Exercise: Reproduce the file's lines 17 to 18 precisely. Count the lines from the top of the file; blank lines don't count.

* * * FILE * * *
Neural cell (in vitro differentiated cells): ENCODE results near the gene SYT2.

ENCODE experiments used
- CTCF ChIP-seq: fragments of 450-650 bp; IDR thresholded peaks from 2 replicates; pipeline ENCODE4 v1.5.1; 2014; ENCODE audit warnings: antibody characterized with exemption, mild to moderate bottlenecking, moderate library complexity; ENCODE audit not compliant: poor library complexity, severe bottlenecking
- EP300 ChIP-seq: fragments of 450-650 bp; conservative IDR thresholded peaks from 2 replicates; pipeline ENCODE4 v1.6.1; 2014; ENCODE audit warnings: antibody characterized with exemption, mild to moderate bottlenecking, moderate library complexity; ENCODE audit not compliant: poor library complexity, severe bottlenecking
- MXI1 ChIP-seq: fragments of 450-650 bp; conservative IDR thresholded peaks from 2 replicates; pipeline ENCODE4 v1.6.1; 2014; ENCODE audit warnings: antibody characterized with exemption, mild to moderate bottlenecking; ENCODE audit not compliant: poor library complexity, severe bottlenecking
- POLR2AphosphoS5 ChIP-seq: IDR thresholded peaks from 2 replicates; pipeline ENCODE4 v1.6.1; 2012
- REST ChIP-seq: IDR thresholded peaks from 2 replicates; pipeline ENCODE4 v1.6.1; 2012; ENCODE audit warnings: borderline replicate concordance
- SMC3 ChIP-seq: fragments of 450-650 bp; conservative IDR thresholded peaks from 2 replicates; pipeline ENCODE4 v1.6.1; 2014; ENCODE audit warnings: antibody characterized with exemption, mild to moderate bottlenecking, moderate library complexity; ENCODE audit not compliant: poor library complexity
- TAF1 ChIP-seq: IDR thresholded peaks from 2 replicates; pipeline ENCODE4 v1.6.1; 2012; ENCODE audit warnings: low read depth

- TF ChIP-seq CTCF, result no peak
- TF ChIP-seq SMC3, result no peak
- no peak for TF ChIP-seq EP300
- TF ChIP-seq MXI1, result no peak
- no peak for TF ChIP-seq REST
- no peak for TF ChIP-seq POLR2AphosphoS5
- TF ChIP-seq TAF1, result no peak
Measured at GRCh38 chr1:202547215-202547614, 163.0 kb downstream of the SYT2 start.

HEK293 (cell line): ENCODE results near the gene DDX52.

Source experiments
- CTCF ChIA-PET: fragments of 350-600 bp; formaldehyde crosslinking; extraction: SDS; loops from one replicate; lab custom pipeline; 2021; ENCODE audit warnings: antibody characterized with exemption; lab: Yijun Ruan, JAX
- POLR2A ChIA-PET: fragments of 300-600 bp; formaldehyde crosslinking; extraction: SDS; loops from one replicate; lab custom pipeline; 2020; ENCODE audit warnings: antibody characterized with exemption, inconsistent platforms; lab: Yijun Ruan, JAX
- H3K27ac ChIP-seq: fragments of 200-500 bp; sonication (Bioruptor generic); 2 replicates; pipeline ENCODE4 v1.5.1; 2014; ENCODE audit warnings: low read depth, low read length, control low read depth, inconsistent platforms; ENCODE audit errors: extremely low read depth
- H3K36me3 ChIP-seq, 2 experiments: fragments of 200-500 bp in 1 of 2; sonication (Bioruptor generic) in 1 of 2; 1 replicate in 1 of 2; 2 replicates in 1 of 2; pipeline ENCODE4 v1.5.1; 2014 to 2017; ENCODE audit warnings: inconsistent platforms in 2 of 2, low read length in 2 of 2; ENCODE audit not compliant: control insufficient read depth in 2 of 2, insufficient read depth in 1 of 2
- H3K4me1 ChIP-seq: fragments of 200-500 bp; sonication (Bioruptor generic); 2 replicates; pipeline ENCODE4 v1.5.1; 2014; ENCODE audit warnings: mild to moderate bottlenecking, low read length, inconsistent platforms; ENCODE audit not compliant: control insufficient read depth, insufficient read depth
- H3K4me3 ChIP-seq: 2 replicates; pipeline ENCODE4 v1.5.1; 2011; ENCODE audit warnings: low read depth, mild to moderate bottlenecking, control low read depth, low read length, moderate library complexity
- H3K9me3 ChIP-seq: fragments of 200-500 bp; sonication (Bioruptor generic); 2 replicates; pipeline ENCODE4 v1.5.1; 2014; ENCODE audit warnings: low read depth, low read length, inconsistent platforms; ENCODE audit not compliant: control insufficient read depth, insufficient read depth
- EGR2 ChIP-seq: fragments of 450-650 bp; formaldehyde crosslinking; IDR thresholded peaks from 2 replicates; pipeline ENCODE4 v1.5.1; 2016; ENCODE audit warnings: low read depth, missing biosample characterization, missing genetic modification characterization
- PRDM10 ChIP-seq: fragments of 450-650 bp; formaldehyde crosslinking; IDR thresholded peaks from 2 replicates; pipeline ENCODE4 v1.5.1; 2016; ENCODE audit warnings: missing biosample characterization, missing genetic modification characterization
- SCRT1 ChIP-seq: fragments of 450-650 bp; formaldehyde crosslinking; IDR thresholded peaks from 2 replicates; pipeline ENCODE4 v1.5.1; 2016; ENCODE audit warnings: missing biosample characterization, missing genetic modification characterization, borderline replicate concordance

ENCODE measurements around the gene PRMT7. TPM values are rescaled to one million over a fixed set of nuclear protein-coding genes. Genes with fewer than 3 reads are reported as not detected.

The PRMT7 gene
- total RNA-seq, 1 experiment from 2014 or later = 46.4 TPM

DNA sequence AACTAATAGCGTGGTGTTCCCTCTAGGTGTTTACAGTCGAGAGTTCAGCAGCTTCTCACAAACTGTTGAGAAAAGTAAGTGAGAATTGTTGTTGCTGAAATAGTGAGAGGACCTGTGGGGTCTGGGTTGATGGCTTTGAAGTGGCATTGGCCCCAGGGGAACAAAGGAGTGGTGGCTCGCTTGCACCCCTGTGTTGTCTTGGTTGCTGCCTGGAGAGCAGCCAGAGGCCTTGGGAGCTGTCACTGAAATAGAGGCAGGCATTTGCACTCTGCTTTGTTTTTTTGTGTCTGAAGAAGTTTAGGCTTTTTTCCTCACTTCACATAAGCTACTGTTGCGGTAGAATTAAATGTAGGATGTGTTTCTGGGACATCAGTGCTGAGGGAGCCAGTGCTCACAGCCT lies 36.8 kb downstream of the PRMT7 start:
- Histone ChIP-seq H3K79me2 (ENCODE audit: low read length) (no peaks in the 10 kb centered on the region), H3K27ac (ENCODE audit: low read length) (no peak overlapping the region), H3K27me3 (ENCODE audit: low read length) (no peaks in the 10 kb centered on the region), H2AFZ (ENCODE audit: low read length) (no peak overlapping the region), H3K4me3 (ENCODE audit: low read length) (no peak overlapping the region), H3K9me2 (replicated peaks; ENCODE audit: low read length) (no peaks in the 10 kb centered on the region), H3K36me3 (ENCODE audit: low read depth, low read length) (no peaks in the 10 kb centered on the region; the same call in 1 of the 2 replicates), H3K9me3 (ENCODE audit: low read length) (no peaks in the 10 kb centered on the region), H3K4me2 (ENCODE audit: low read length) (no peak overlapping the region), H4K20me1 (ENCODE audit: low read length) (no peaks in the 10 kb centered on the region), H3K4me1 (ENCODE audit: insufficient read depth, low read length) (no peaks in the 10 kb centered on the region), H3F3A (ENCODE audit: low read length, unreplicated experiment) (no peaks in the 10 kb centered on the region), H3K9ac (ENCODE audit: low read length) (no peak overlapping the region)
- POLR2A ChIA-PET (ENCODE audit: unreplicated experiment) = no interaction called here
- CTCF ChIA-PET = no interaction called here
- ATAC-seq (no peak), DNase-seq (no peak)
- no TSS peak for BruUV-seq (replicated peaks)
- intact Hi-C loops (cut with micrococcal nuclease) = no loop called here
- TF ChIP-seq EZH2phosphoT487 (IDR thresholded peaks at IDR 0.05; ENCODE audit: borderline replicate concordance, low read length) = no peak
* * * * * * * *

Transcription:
Measured at GRCh38 chr1:202547215-202547614, 163.0 kb downstream of the SYT2 start.

HEK293 (cell line): ENCODE results near the gene DDX52.